Coronavirus: The case of Ohio increased to 4,782; DeWine seeks the release of several prisoners – News – Daily Notes | Instant News


With the widespread spread of the corona virus in Ohio prisons, Governor Mike DeWine said Monday the state must do everything it can to protect the public, prisoners and prison staff.

He outlined new steps to accelerate the release of a small number of prisoners whose release date was approaching or whose health conditions created an acute danger when the deadly virus circulated.

Meanwhile, the number of confirmed coronavirus cases in Ohio increased to 4,782 and the number of deaths increased to 167, the state health department said. Case load is a 7% increase from Monday’s total.

Of these cases, 1,354 people were hospitalized and 371 patients were treated in intensive care units.

The number of announced countries, which do not always directly match the number reported locally, shows 199 cases with 12 deaths in Summit County (the county health department then updated the number of cases to 200), 110 cases with seven deaths in Stark County, 88 cases with three deaths in Medina County, 101 cases with seven deaths in Portage County; 29 cases in Wayne County and three cases in Ashland County. Confirmed cases have been documented in 81 of 88 states of Ohio.

A map released by the state health department shows a large swath of Portage County and several adjacent areas in the Stark and Summit districts are part of a growing “strong” group,

Amy Acton, director of the Ohio Department of Health, said officials worked tirelessly behind the scenes to fight COVID-19.

Acton said Lieutenant Governor Jon Husted has spearheaded a search for blood tests that can identify Ohio people who have antibodies and may already have and recover from the virus. Such testing is what will help Ohio get out of the COVID-19 outbreak, Acton said.

Acton spoke briefly Tuesday about the forecast model for the virus in Ohio. He said that “none of them were perfect alone” and that they did not predict the outcome but the actions of Ohio did.

That’s why social distance is so important, Acton said. That is evidenced by the fact that the actions taken have enabled hospitals to stay far below capacity, said Acton.

He told Ohio citizens that they “won the war” against COVID-19.

“What we now know here in Ohio and throughout the world is [distancing] really works, “Acton said.

While social distance in public has gone a long way to slowing the spread of the corona virus, it is challenging to keep people away from each other in some of the closer residences, DeWine acknowledged.

The Western Reserve Masonic Community, for example, the senior community living in Medina, said Tuesday that four of its residents had tested positive for COVID-19.

DeWine called the response in nursing homes and other long-term care and the elderly community in Ohio “work in progress.” He said officials need to ensure that nursing homes know who to contact if problems arise.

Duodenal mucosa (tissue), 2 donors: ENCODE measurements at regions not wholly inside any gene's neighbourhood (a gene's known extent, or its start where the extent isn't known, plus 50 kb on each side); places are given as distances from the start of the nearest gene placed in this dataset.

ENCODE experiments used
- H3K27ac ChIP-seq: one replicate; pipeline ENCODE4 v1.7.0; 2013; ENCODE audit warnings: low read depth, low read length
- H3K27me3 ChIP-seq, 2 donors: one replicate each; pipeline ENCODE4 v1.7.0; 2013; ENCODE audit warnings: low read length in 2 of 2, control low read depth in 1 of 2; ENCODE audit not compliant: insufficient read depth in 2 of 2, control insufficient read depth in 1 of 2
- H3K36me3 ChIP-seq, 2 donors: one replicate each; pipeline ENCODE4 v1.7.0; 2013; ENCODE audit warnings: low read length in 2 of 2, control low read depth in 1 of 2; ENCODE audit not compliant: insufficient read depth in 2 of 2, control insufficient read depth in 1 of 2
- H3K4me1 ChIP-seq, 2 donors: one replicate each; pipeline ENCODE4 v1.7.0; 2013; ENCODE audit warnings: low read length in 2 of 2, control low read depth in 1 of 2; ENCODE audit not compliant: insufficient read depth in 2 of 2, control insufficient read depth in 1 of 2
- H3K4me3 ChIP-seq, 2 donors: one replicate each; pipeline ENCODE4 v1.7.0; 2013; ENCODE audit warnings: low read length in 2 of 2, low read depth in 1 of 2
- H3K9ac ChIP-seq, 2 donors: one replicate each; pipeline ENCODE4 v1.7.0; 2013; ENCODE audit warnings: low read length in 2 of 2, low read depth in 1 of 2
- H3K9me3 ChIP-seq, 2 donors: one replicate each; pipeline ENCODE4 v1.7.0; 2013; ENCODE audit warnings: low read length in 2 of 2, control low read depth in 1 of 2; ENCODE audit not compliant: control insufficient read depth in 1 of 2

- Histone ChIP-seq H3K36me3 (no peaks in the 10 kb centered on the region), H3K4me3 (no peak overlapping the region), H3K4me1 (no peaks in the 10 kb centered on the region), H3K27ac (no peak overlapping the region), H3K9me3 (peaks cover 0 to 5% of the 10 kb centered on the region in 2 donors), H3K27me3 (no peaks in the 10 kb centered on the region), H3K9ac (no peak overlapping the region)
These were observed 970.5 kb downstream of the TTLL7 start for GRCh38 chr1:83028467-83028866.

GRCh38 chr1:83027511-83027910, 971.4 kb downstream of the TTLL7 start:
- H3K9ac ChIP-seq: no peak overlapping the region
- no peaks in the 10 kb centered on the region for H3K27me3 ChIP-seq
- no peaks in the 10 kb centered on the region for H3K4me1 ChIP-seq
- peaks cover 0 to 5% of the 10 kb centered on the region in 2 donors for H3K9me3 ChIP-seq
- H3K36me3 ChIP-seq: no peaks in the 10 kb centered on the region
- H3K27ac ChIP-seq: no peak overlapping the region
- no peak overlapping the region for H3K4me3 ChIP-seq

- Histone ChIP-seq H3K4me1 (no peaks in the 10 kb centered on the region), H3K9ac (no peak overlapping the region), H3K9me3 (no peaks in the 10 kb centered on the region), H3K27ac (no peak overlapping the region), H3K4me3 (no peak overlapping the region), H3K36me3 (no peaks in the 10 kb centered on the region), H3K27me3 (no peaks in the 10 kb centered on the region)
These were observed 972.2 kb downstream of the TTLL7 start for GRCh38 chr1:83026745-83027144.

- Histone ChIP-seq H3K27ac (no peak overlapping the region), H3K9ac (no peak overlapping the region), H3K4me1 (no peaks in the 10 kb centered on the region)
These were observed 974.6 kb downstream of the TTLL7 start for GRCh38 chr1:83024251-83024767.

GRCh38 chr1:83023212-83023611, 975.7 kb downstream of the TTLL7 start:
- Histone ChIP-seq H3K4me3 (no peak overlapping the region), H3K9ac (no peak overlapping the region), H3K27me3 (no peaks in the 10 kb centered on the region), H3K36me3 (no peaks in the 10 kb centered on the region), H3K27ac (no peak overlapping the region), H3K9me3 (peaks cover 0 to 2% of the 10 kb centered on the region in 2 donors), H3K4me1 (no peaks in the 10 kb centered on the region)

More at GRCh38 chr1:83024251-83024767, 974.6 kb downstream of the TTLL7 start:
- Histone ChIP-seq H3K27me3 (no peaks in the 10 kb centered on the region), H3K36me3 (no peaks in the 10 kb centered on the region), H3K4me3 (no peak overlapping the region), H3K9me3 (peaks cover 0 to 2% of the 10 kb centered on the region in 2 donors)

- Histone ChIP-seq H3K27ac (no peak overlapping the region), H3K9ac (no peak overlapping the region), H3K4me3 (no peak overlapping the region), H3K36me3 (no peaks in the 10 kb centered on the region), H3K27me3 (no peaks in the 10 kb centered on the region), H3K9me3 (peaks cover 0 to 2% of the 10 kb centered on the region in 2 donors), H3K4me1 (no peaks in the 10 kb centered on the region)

DeWine said jail also presents challenges.

“We must do everything we can to protect prison staff,” DeWine said. “Most of them cannot work from home. We need them. We really appreciate them.”

Around 141 inmates from minimal security facilities can be released with the steps described by DeWine.

Detainees are eligible for release under the Ohio Density Emergency law and have a release date on or before July 13, DeWine said during his daily press conference about the virus. The Governor encouraged the Penitentiary Inspection Committee to pay serious attention to the 141 detainees.

Another 26 detainees over the age of 60 who have at least one chronic health problem can also be released, the governor said. The prisoners under consideration have served at least half of their sentences.

DeWine said he did not have the ability to change sentences at once but asked judges and prosecutors related to cases to release 60 days ‘notice which is usually given to victims’ families.

Then, the case can be brought directly to the parole board. The parole board is ready to begin Friday’s meeting to resolve the issue, DeWine said.

DeWine said the detainees being considered for release were not habit-breakers, not yet convicted of murder, domestic violence, sexual violations, terrorism and more.

DeWine said the detainees who would be considered for release because of the virus included those who served time for nonviolent violations and those who might approach their release date.

Measures to free some prisoners took place amid an outbreak in two state prisons.

At least five inmates at Marion Penitentiary and five at Pickaway Penitentiary were tested positive for the virus. A total of 27 staff members, mostly in Marion, were also stated positive.

DeWine praised the state’s correction department, saying director Annette Chambers-Smith had done “an excellent job” in keeping the virus out although it was unavoidable that COVID-19 would make its way inside the facility.

Among the “screams” delivered by DeWine on Tuesday, he exhibited the ties of Kent State University and saluted the school and its alumni. The governor has taken the time at the start of his press conference to highlight Ohio colleges and universities in recent days.

Max Filby from Columbus Dispatch and Emily Mills from the Akron Beacon Journal contributed to this report.



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